252.71 sec. 001 - Mergers, Market Power and Monopoly in U.S. Antitrust Law (Fall 2020)
Instructor: Daniel Wall (view instructor's teaching evaluations - degree students only)
View all teaching evaluations for this course - degree students only
Grading Designation: Graded
Due to COVID-19, this class is remote for Fall 2020.
Mode of Instruction: Remote Instruction
Th 08:00 AM - 09:50 AM
From August 20, 2020
To November 20, 2020
Course End: November 20, 2020
Class Number: 32952
Enroll Limit: 24
As of: 12/07 09:41 AM
This course provides an in-depth and hands-on look at a core issue in antitrust law: how firms obtain and misuse "market power" or "monopoly power." It does that by focusing more or less equally on (a) the antitrust review of mergers, which is intended to identify and block mergers that are likely to create market power, (b) the law of monopolization under Section 2 of the Sherman Act , which seeks to prevents firm from improperly obtaining or exercising monopoly power.
This is also a "simulation course" examining how antitrust controversies play out within the institutions that administer antitrust laws, and how practicing antitrust lawyers do their work. Students will apply the substantive principles learned in class through merger advocacy exercises and mock advocacy. Those exercises will determine grades. There is no final exam.
The first half of the class will consist of a very deep dive into contemporary merger analysis and the merger review process in front of the FTC and DOJ. Students will learn the theory and application of the Horizontal Merger Guidelines and the fundamentals of the Hart-Scott-Rodino merger review process. They will analyze real-world mergers (or merger possibilities), and in teams of two present advocacy for or against the deal.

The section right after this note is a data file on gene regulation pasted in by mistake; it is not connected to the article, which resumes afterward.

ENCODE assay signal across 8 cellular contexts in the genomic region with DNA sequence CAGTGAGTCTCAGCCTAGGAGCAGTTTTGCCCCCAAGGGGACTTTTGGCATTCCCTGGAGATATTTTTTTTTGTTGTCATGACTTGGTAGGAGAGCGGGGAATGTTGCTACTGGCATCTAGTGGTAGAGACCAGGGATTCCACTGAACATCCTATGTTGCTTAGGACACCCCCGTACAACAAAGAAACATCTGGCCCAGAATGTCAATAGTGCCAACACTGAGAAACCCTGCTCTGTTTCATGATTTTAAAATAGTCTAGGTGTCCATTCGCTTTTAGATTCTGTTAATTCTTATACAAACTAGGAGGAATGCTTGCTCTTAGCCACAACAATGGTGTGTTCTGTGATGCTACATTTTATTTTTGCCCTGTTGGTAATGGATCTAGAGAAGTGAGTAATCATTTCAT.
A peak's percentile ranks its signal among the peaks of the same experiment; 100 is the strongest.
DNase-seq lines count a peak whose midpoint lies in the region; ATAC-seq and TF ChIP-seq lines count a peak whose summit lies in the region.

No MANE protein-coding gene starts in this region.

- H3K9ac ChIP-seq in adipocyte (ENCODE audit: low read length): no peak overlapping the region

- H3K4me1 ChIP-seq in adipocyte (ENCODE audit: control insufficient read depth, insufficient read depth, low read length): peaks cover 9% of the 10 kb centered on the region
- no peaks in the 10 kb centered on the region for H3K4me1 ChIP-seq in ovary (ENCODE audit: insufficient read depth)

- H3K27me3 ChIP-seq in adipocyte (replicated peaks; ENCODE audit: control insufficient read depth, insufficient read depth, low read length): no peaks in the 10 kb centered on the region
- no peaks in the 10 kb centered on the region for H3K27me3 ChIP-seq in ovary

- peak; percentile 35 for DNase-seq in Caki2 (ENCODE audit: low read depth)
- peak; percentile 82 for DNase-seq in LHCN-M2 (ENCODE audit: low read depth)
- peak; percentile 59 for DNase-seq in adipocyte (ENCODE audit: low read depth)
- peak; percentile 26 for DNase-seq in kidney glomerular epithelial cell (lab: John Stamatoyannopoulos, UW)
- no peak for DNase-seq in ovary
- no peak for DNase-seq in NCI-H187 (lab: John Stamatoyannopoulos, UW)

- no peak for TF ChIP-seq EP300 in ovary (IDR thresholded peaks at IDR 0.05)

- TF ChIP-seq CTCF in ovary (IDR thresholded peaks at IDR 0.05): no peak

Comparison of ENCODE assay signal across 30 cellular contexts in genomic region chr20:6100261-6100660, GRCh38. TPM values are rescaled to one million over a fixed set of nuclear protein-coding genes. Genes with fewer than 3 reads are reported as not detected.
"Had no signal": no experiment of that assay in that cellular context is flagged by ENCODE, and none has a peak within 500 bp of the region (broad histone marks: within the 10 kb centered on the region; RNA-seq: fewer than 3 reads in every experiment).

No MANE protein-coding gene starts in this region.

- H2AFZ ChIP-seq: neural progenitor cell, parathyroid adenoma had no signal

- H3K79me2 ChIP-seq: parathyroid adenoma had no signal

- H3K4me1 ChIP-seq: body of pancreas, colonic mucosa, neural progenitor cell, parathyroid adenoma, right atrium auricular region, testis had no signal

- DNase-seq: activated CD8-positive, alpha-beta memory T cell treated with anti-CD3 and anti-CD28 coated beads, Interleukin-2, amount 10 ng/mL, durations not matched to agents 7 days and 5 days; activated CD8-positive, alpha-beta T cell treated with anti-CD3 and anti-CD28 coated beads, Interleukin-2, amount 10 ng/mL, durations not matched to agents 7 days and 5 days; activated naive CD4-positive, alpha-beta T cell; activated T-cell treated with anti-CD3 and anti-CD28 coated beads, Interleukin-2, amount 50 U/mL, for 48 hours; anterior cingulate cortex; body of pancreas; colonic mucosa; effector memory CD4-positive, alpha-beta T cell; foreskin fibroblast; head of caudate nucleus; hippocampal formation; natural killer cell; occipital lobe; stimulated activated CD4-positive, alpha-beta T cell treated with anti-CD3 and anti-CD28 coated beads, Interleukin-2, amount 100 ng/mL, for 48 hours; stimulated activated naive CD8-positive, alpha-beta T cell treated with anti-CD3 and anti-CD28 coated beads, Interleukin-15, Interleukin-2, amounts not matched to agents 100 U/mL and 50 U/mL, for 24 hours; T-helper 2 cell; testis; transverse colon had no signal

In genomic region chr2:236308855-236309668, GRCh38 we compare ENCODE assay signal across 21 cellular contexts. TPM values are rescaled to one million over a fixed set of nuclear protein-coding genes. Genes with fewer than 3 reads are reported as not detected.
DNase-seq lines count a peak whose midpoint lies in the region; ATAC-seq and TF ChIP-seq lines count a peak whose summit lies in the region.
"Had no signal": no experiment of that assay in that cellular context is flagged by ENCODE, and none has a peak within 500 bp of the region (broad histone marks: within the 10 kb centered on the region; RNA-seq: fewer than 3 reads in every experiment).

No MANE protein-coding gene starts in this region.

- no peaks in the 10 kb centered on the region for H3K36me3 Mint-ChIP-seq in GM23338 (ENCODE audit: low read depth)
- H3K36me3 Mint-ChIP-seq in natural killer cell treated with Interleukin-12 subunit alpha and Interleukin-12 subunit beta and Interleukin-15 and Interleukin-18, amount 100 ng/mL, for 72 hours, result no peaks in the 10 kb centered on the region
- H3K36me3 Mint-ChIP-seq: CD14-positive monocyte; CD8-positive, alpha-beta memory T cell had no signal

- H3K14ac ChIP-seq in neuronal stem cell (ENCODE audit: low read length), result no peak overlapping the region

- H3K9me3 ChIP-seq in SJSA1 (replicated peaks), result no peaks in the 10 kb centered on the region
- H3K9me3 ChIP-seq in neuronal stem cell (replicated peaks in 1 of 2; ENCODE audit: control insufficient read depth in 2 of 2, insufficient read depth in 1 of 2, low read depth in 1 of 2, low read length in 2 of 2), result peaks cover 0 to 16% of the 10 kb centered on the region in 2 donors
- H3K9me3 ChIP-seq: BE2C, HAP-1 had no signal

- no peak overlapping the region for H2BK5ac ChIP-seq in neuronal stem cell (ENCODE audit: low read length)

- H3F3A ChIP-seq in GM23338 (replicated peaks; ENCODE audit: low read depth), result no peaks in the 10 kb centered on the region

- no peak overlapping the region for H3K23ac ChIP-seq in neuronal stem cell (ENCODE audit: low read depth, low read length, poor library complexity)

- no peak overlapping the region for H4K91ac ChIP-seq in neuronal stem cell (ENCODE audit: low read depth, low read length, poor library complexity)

The second half of the class will focus on monopolization issues that have arisen in high-technology markets. Case studies will include high profile actions against Google, Apple, Microsoft, Intel and other high-tech icons. This will allow for a Bay Area/Silicon Valley twist on classic issues such as what is monopoly power, and what is the distinction between "competition on the merits" and "exclusionary conduct." The class will culminate in mock presentations to agencies or courts in which student will advocate that certain conduct is proper or improper.
Class time is mainly devoted to substantive lectures based on PowerPoint slides developed by the instructor. Discussion is encouraged, and the class is limited to 24 students to maintain a seminar feel.
At least one prior antitrust course is strongly advised.
Exam Notes: (T) Course ends in a final practice trial, arguments, or other presentation (e.g. Powerpoint)
Course Category: Business Law
If you are the instructor or their FSU, you may add a file like a syllabus or a first assignment to this page.
A reader will be used in this class.
Instructor has indicated that no books will be assigned.